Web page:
Much Needed Support for Artists

Conferences are great tools for encouragement, inspiration and in some cases confirmation.  The Grantmakers in the Arts (GIA) conference this week in Philadelphia did not disappoint. Foremost in the encouragement category was the wave of support for individual artists and the creative ways in which funds are being directed to them both as masters of their craft and agents of change. The importance of early and generous funding for emerging artists was punctuated by a riveting presentation by Pulitzer prize playwright Quiara Alegria Hudes who credits her success to the financial support she received which allowed her to conjure and create without distraction. Hudes, of course, is the author of In the Heights and her latest Water By the Spoonful.

Is there more support for artists since the dark days when the NEA stopped supporting individuals or am I just imagining? My perception, fueled at the conference, was that foundations have increasingly stepped up to the plate with new and innovative ways to support individual artists. Inspiring for me was the creative way in which the Doris Duke Performing Artist Initiative is collaborating with Creative Capital Foundation to give multi-year flexible support to 200 artists in dance, theater and jazz. The Doris Duke initiative is $50 million over ten years. I say “Wow!”  Our idea to celebrate our 50th anniversary in 2015 by supporting 50 artists scares me as it pales in comparison, but Ruby Lerner, President of Creative Capital assured me that every bit helps. More encouragement comes from a GIA taskforce, which is undertaking research on the subject ( So at the end of the day encouragement, inspiration and confirmation came my way.  That’s why we go to these meetings…to test our beliefs, ideas, plans, expectations and to intensify our commitment.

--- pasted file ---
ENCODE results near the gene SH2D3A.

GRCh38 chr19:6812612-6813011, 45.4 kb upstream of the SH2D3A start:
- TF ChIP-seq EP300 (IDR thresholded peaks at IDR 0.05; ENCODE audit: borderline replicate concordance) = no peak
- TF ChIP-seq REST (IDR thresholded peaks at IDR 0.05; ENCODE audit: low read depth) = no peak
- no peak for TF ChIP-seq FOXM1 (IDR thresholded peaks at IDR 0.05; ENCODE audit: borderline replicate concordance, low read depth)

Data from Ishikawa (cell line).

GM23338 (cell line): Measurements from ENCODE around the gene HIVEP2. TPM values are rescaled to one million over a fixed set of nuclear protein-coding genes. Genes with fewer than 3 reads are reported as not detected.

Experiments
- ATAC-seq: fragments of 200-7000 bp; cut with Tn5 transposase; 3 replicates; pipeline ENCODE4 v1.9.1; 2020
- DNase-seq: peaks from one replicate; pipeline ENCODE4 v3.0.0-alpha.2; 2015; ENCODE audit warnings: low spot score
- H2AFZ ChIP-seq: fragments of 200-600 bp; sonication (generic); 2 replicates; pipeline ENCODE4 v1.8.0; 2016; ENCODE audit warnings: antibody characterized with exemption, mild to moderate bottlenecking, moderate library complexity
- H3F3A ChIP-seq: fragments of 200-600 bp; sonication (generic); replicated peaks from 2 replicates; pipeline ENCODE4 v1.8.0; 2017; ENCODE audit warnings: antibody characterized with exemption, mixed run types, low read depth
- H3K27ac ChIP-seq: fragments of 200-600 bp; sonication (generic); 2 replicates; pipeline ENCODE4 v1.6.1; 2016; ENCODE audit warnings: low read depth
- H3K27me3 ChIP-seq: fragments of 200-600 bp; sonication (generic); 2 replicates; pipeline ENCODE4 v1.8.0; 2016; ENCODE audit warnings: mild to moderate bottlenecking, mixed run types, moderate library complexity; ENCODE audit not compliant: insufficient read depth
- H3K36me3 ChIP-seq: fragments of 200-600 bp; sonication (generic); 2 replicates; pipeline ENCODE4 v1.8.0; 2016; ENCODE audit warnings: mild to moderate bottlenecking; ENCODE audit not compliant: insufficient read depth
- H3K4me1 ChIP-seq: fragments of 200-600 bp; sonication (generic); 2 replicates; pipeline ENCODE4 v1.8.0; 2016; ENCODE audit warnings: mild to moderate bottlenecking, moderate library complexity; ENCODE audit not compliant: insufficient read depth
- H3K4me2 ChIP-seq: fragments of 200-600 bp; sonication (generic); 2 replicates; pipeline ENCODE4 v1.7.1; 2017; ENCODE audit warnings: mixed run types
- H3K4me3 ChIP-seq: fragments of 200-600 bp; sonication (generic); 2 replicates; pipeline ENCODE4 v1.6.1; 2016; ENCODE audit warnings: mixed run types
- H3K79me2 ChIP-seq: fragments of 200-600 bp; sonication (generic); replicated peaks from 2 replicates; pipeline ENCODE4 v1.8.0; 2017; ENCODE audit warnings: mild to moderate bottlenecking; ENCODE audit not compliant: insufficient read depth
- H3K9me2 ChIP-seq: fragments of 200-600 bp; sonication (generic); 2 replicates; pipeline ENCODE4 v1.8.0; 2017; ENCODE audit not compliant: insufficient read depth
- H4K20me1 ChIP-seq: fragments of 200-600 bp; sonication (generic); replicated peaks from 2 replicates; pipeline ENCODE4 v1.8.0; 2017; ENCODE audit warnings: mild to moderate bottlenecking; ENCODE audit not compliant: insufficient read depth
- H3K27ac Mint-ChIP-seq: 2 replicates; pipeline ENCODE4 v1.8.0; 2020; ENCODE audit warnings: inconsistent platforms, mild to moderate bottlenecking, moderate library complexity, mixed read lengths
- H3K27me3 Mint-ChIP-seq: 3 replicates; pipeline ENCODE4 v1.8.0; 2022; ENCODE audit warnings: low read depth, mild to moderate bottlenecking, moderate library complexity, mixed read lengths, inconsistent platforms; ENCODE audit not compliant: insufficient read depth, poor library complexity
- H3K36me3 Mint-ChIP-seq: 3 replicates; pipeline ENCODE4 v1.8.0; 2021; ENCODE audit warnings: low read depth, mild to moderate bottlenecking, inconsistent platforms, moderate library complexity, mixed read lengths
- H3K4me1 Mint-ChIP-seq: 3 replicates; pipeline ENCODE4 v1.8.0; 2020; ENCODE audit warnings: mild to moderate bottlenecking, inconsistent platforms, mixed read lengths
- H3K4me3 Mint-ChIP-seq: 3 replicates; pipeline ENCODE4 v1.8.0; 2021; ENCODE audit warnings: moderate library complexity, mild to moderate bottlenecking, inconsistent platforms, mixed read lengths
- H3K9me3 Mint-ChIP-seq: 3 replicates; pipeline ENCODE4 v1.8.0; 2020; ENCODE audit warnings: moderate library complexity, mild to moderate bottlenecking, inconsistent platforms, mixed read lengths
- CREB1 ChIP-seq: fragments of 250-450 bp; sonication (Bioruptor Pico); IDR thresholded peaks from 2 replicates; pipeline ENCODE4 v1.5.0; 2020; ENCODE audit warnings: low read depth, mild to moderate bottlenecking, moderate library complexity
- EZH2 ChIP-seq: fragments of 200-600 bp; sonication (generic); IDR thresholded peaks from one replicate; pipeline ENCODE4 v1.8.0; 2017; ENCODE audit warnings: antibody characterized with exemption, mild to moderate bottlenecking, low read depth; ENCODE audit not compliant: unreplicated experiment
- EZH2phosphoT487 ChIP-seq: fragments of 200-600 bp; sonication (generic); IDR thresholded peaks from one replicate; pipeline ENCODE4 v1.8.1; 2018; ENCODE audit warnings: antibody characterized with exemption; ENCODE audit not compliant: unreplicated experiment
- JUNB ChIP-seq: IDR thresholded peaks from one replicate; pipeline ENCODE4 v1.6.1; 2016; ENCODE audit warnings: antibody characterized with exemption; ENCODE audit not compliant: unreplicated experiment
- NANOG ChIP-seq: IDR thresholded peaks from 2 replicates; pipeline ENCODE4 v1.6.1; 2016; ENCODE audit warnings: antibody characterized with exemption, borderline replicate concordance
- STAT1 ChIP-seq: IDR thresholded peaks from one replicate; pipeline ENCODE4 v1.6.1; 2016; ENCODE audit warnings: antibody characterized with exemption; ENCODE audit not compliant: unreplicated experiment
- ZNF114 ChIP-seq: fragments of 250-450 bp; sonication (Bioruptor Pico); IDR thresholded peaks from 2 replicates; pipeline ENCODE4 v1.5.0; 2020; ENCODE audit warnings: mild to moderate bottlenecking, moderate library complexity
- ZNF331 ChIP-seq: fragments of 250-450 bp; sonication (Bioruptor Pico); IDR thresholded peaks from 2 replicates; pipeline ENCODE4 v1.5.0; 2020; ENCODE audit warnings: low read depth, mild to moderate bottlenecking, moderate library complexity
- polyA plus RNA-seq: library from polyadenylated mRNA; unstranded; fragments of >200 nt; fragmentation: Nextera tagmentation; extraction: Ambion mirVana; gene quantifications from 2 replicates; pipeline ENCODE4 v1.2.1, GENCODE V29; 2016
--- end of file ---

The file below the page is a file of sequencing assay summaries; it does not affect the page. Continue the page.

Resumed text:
Photo: Logo for Grantmakers in the Arts (GIA)

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